“I do, too.”
And that, along with fate, sealed our deal. And he became my Indian Guy (not Bi-racial after all).
As I sat on my bed in Prague with it’s bright green Ikea bed spread littered with stuff, nothing else mattered. I cried tears for Belinda. I cried tears for my poor dad. I cried tears for myself. What was to become of life now?
What you need to know is that after I left Boston, the Indian told me he wanted to see me again. I’d had no money. Who knew when I was getting back to the states. He bought me three tickets (with the help of my college roommate’s air miles) and I made two trips back to the states in May and June. When I was ovulating. July was to be the final trip back.
My Indian wanted me. He wanted a family. All this back and forth was nonsense, he’d say. I needed to get serious and come back to the US and make this a real thing. I was resisting. I wasn’t sure. For one thing, I loved my teaching job at Prague College. It fulfilled me in so many ways. I didn’t want to leave it. In the end, in July, with a one-way ticket looming over my head, I relented. I too, wanted family. I wanted this. I wanted him. Right? I asked for this.
So, he had agreed to leave Boston, as his lease was up and I had suggested we move to Maryland to be near dad and Belinda and all that family goodness. We’d start anew. Being near them would help with my uneasiness. I’d have them in my corner. Family.
After I hung up with my brother, I called my Indian to tell him about Belinda. As I cried more, I stared at all the clothes I’d accumulated that were burdening me with decisions and suddenly I made one. I started throwing all that shit off my bed and onto the floor and then I pushed and bulldozed it into my hallway where it all went into a huge Ikea bag and out the door.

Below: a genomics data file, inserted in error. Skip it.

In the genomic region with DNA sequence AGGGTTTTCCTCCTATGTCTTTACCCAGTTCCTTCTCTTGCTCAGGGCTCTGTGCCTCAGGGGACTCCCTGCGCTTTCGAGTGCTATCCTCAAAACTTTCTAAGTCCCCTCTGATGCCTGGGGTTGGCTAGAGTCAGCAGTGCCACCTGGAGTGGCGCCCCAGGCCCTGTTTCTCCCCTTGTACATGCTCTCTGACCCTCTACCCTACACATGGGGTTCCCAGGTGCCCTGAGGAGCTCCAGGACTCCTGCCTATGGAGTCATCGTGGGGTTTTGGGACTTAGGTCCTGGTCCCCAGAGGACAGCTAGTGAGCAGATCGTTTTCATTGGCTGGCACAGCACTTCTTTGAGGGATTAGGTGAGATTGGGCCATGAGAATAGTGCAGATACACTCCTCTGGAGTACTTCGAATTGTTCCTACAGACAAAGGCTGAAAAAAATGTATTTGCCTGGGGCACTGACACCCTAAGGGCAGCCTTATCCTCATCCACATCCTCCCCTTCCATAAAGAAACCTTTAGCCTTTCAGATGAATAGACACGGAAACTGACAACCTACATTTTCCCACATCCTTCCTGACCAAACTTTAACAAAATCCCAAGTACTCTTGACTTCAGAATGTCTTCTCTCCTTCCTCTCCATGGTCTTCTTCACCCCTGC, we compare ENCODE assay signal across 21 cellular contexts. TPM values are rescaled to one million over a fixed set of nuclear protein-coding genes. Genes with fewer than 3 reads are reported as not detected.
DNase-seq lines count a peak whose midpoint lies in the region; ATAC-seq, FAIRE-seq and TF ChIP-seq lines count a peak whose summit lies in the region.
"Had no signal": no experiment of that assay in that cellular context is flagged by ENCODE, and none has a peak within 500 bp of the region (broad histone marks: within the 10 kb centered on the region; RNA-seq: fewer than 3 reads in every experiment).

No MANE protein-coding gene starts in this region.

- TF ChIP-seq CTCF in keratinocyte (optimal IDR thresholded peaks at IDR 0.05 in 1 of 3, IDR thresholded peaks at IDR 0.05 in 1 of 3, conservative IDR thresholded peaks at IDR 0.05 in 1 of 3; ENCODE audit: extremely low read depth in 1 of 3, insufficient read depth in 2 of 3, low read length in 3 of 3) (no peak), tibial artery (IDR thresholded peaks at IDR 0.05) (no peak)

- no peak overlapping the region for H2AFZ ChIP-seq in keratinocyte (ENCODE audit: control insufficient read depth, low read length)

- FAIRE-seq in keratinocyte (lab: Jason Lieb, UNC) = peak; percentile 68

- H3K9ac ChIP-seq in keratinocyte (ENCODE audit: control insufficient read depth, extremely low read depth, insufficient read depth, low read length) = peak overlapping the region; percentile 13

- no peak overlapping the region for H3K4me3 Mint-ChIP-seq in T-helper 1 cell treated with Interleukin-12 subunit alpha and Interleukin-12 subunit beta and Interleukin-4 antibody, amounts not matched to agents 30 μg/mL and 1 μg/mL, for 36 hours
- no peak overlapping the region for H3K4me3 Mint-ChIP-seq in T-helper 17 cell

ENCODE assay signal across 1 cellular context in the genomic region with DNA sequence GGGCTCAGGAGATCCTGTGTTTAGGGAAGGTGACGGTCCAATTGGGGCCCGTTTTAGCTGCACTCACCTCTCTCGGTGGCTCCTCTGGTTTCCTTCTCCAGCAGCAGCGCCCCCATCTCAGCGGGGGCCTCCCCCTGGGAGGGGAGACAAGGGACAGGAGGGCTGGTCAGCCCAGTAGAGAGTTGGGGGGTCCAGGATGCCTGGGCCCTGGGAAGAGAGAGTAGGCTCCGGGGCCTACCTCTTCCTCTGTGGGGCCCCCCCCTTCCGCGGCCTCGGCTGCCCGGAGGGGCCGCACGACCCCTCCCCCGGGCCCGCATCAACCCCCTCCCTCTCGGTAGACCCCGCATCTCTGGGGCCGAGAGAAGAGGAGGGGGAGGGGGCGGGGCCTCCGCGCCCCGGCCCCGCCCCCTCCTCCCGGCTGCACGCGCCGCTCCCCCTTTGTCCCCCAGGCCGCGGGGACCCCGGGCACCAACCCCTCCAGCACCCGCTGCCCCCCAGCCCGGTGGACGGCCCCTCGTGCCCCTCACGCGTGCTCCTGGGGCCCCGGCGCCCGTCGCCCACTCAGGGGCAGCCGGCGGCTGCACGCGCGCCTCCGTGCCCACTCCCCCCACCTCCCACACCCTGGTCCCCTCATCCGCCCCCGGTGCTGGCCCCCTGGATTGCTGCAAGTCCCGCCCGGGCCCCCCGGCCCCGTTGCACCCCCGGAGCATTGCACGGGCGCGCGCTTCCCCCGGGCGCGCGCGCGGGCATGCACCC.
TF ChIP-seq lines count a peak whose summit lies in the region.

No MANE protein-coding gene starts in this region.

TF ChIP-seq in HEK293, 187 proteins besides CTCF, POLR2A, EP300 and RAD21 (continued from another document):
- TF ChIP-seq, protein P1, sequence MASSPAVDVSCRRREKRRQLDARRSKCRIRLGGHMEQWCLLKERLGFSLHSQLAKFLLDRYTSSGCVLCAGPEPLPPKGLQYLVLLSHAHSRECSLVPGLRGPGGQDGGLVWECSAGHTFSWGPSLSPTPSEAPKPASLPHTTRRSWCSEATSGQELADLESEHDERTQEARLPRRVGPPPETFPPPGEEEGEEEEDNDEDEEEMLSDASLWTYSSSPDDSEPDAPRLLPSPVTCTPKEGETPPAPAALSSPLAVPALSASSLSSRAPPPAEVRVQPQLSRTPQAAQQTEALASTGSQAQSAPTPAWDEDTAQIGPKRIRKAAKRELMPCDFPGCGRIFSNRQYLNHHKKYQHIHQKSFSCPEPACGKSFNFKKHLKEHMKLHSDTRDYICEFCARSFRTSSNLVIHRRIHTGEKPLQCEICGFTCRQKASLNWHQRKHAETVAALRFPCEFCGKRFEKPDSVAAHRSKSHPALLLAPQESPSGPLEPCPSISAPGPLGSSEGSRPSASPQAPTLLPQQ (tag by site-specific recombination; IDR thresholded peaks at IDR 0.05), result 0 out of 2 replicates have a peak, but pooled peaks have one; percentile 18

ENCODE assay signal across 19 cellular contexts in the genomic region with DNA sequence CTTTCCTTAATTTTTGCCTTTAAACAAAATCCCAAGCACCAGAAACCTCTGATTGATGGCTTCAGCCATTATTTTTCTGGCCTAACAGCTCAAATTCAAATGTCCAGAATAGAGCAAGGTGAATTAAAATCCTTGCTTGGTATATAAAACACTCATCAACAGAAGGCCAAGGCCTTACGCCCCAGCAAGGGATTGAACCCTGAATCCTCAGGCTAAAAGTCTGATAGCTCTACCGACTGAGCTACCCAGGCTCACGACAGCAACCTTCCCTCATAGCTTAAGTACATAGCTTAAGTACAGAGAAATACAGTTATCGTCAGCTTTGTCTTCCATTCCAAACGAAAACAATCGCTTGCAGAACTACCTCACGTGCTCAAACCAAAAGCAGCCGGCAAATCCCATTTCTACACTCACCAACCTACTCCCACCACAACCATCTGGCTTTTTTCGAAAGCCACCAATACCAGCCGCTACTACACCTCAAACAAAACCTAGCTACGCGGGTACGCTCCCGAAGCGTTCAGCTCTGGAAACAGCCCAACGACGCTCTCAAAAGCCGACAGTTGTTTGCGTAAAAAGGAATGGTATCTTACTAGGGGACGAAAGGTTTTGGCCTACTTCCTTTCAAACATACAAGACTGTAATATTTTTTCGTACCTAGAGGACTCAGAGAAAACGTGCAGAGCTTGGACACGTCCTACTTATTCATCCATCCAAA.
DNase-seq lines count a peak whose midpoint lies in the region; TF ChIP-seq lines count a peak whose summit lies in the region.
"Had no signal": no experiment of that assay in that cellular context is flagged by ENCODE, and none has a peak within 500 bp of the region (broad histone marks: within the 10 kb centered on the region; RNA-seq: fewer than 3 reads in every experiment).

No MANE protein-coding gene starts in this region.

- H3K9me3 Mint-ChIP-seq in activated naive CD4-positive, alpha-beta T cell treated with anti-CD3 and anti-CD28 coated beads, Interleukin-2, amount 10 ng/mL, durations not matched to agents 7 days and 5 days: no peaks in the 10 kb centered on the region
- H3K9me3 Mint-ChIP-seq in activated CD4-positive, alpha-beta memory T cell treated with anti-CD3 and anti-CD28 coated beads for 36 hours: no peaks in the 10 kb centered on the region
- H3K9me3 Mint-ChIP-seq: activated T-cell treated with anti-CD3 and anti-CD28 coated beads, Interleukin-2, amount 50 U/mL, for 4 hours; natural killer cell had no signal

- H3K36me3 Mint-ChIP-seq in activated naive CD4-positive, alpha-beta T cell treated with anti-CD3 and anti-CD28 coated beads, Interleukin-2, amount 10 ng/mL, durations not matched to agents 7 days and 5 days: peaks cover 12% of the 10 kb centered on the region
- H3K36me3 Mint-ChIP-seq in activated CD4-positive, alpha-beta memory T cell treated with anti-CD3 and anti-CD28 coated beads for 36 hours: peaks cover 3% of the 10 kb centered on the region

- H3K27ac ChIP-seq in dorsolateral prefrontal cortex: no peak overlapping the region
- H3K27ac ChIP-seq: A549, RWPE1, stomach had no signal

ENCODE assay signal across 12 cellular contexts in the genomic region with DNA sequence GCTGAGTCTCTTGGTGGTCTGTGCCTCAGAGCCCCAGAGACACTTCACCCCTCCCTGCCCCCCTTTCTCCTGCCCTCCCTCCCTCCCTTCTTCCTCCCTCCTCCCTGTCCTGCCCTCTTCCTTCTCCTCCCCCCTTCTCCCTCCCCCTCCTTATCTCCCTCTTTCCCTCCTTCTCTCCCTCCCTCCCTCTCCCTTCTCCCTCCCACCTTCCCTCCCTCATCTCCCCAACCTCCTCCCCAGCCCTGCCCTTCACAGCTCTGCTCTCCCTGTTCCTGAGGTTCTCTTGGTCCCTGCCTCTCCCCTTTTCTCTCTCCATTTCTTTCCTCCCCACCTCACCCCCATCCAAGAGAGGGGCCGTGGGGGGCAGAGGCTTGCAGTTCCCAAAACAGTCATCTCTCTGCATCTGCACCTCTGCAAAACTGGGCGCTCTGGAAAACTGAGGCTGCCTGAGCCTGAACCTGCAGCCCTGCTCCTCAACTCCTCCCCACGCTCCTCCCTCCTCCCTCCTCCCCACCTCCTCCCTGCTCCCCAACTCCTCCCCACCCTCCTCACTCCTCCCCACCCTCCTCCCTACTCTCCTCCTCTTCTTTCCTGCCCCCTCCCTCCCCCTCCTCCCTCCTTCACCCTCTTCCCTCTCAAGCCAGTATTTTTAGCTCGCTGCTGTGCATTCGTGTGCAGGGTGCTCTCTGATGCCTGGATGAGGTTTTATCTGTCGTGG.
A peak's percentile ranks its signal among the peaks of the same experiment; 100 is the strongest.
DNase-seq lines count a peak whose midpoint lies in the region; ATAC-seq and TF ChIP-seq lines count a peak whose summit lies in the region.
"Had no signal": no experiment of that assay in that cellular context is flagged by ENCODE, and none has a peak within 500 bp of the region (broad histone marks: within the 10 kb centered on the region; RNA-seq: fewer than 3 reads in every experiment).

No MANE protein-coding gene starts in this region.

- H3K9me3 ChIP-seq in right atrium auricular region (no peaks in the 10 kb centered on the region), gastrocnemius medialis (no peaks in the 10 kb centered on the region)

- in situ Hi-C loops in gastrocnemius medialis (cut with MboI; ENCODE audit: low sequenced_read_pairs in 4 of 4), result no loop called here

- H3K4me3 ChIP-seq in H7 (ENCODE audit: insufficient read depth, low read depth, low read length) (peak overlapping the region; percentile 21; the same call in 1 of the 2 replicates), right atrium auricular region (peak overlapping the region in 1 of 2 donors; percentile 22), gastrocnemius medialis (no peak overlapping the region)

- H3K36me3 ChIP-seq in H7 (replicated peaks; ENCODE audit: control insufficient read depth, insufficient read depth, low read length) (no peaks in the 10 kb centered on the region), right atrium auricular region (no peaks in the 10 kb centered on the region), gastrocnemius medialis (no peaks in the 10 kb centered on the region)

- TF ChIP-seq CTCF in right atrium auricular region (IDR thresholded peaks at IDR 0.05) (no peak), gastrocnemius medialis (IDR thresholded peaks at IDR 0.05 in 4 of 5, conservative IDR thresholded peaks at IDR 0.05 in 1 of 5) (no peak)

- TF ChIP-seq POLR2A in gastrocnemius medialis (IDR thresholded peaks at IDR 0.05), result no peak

My two trips back to the states to be with my Indian and to babymake had not been all roses and caviar. (More about that later.) I’d had my doubts about all of it. It was abrupt. It was crazy. I kept it secret from most. It was crazy. But change was crucial. Life depended on it. I knew I needed to do something. So I was doing it.
I cannot believe God had me flying back to my dad on the same day his wife died. On a day when he would need me, the oldest, his only daughter, the most. At a time when I had faltered more than once with a scary, blind decision to return.
At her funeral, I leaned into the microphone as I held onto the podium for strength. My legs shook, unstable in the same silver sparkly Betsey Johnson heels I had worn in their wedding. I asked “Why?” like everyone else had. Why then? Why now? I spoke of how I’d come back to these people to be of service because Belinda had inspired me to do so. What they didn’t know, or maybe they did, is that Belinda had inspired me to want to be the type of woman I was not yet. She had given me courage. To try. To be. To be a wife and mother. To live. To laugh. Be open to change. To live.
It’s funny how death teaches us about life.